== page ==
This House of Lords Library Briefing has been prepared in advance of the second reading in the House of Lords of the Divorce, Dissolution and Separation Bill on 5 February 2020.
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The Divorce, Dissolution and Separation Bill [HL] would change the legal requirements for married couples to obtain a divorce or judicial separation and for civil partners to dissolve their civil partnership or obtain a separation. The Government has said that the purpose of the bill is to “remove issues that create conflict” in the divorce process. It stated the legislation would ensure the decision to divorce is a “considered one”. It has argued that it will “reduce family conflict” and “minimise” the impact of divorce on children.
In summary, the provisions in the bill would:
- Introduce a new option of a joint application to the court to initiate proceedings where the decision to divorce is mutual.
- Replace the requirement to provide evidence of fault or separation with a notification process: a statement from the applicant(s) of irretrievable breakdown.
- Remove the possibility to contest the decision to divorce, as the statement would be taken as conclusive evidence of irretrievable breakdown.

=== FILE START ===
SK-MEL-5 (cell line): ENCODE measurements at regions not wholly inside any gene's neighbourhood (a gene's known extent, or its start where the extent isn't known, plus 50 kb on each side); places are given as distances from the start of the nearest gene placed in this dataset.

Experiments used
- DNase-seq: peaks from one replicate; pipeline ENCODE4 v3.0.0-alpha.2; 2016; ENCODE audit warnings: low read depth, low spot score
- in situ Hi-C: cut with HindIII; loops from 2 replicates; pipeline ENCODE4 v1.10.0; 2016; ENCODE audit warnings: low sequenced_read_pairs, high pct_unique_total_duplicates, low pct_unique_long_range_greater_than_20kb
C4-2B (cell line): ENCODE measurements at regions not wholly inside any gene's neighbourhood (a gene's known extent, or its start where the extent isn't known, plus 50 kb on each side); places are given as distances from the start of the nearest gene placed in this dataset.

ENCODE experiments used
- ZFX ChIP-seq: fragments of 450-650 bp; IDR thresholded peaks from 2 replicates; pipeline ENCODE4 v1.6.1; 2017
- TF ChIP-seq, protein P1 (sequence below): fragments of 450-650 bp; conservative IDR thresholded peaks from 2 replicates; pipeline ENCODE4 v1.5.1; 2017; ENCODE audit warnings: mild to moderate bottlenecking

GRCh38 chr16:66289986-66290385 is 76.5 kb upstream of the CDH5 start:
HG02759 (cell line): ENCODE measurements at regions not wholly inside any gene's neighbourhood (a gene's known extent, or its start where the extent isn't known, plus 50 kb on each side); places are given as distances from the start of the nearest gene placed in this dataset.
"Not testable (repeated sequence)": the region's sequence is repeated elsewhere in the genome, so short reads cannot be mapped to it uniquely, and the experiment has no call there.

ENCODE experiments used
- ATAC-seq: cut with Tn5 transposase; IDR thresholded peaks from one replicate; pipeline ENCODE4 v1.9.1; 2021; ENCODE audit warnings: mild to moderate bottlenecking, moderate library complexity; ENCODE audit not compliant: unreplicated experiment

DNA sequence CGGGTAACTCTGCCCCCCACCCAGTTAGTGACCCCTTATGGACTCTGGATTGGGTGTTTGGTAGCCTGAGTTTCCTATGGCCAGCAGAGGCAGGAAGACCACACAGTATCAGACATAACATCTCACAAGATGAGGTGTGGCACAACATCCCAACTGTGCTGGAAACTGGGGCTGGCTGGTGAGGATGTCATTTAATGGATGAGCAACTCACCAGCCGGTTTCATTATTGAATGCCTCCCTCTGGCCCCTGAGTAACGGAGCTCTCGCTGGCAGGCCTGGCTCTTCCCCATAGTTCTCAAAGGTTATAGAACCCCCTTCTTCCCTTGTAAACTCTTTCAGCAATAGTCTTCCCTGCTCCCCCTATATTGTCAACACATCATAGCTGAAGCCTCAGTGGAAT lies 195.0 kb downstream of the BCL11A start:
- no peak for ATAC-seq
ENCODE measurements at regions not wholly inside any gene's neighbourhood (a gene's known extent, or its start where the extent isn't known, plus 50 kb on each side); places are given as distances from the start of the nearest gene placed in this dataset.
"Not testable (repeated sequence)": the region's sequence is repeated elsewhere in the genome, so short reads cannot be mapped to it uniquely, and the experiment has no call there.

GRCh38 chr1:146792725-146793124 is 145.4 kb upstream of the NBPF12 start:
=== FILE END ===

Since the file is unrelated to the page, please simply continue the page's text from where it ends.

- Introduce a minimum overall timeframe of 26 weeks into the divorce process: a new period of 20 weeks between the start of proceedings and confirmation the application can progress to a conditional order (there is currently no minimum period); and retain the current minimum timeframe of six weeks between the conditional order (decree nisi) and the final order (decree absolute).
- Enable the Lord Chancellor to adjust the time periods by order, as long as the total period does not exceed 26 weeks.
- Update terminology. For instance, ‘decree nisi’ and ‘decree absolute’ would be replaced with the terms ‘conditional order’ and ‘final order’ respectively. The term ‘petitioner’ would be replaced with ‘applicant’.
- The law relating to judicial separation, and to dissolution of civil partnership and separation of civil partners, would be changed in a similar way.
- The main provisions of the bill extend and apply to England and Wales only.